17.05 - Rules for Using HASH BY or LOCAL ORDER BY to Insert Rows - Advanced SQL Engine - Teradata Database

Teradata Vantage™ - SQL Data Manipulation Language

Product
Advanced SQL Engine
Teradata Database
Release Number
17.05
Release Date
January 2021
Content Type
Programming Reference
Publication ID
B035-1146-175K
Language
English (United States)
The following rules apply:
  • You can only specify a HASH BY clause if the target table or the underlying target view table is a NoPI table. If the table has a primary index or Primary AMP index, the system returns an error or failure message, depending on the session mode.
  • If you do not specify a HASH BY clause, the system does not redistribute the source rows before inserting into the target NoPI table.

    If a NoPI target table has row partitioning that is different than the source table, the system sorts the source rows locally on the internal partition number, then copies the rows locally into the target table. The internal partition number is computed based on the row-partitioning of the target table.

  • If you specify a HASH BY clause with a hash list, the system first redistributes the selected rows by a hash value based on the hash list.

    If you also specify a LOCAL ORDER BY clause or if the target table is row-partitioned, the system orders the rows locally and inserts them locally into the target table or underlying target view table.

    This is useful if the result of the subquery does not provide an even distribution of the rows. If the target table or underlying target view table is also column-partitioned, the locally ordered hash redistribution might also be useful to distribute equal values of a column to the same AMP, which might then enable effective autocompression of the column partitions with the columns on which the hash value is calculated.

    Because the object you specify for a HASH BY clause is an expression, the expression can be a function call such as RANDOM(n, m).

    HASH BY RANDOM(1, 2000000000) is useful to redistribute each individual selected row when there is no particular column set on which to hash distribute the rows, and when a more even distribution is needed than the HASH BY RANDOM clause provides.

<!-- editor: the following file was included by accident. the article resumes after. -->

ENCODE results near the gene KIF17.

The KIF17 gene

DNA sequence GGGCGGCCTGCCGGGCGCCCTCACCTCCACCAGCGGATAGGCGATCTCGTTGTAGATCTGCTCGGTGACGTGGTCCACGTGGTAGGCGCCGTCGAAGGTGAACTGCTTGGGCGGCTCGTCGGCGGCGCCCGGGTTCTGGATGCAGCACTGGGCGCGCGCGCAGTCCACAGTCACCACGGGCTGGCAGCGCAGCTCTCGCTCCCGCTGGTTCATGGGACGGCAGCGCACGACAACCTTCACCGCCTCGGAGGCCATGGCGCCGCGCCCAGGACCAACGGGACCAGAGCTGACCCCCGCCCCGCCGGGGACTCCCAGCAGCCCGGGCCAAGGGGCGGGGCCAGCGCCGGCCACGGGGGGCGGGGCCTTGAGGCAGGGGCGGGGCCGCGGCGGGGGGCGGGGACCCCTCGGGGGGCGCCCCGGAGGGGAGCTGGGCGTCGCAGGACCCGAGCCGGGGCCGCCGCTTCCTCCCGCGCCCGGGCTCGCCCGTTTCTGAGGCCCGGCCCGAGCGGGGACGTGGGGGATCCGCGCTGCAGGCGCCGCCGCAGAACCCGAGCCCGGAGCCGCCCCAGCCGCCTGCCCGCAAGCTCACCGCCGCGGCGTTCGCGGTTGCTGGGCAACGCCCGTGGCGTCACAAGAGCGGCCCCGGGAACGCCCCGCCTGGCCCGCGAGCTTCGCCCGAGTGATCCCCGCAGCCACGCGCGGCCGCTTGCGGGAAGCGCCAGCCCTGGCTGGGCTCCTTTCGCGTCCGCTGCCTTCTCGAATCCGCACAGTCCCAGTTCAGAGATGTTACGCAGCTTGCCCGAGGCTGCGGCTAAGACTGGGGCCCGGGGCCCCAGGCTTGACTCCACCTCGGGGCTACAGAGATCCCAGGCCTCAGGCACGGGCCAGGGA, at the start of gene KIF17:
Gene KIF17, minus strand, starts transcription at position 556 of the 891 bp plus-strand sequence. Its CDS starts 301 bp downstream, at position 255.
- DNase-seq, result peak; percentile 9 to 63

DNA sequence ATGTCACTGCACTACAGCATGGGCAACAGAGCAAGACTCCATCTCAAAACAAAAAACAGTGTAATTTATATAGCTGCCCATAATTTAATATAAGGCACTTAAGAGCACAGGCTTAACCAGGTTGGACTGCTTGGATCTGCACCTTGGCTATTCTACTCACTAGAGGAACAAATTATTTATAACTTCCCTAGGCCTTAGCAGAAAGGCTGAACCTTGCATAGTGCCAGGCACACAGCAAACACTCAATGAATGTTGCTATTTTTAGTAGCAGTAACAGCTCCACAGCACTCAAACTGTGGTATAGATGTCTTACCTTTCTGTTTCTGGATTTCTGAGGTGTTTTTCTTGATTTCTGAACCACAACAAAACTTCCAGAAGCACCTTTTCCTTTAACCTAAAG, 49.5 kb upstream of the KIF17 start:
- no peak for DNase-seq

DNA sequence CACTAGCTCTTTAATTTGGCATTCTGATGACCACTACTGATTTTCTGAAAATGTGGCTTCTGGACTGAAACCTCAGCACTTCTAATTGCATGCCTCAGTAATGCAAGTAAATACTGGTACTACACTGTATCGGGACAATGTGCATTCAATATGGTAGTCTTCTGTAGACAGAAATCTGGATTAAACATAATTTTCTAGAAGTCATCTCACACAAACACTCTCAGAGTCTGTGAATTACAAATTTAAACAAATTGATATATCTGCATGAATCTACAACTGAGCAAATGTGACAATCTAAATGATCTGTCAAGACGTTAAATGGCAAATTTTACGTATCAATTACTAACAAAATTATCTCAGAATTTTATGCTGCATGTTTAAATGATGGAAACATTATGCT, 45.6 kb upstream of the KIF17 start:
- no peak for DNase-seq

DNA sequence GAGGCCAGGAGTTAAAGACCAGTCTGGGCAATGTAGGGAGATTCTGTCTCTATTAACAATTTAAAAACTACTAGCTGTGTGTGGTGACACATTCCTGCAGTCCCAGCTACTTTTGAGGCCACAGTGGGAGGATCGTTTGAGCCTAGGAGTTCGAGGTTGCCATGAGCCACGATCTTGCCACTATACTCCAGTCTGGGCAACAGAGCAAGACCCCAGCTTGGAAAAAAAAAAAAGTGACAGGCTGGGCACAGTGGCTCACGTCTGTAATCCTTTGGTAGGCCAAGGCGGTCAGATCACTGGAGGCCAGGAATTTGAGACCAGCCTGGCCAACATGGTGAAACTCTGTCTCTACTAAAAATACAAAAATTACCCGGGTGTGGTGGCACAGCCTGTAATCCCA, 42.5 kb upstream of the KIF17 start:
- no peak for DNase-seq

A poor choice of a hash expression can lead to a very uneven distribution, similar to when a poor choice is made for primary index columns.

  • If you specify a HASH BY RANDOM clause, the system first redistributes data blocks of selected rows randomly.

    If you also specify a LOCAL ORDER BY clause, the system orders the rows locally and inserts them locally into the target table or underlying target view table.

    This is useful if the result of the subquery does not provide an even distribution of rows. Distributing data blocks is more efficient than distributing individual rows and usually provides a nearly even distribution. However, distributing individual rows using an expression like HASH BY RANDOM(1,2000000000) can provide a more even distribution of rows, which might be necessary in some cases.

  • You can specify a LOCAL ORDER BY clause if the target table or the underlying target view table is a PI, PA, or NoPI table. If you specify a LOCAL ORDER BY clause and the target table is row partitioned, the system orders the selected rows locally according to their internal partition numbers computed based on the row-partitioning of the target table, with the column partition number (if any), as 1, (if the target table or underlying target view table is column partitioned) using the partitioning of the target table or underlying target view table if it has row partitioning, and then the ordering expressions after they have been redistributed if you have also specified a HASH BY clause. The final step is to insert the rows locally into the target table or underlying target view table.

    If the target table or underlying target view table is also column-partitioned, this might allow for more effective autocompression of the column partitions with the columns on which the ordering is done.

  • The database first resolves column references specified in a HASH BY hash list to the select expression in the subquery expression list corresponding to a matching column name of the target table or view and, if it does not find a matching column, resolved to a result or underlying column in the subquery per the existing rules of resolving column references in an ORDER BY clause for a SELECT request.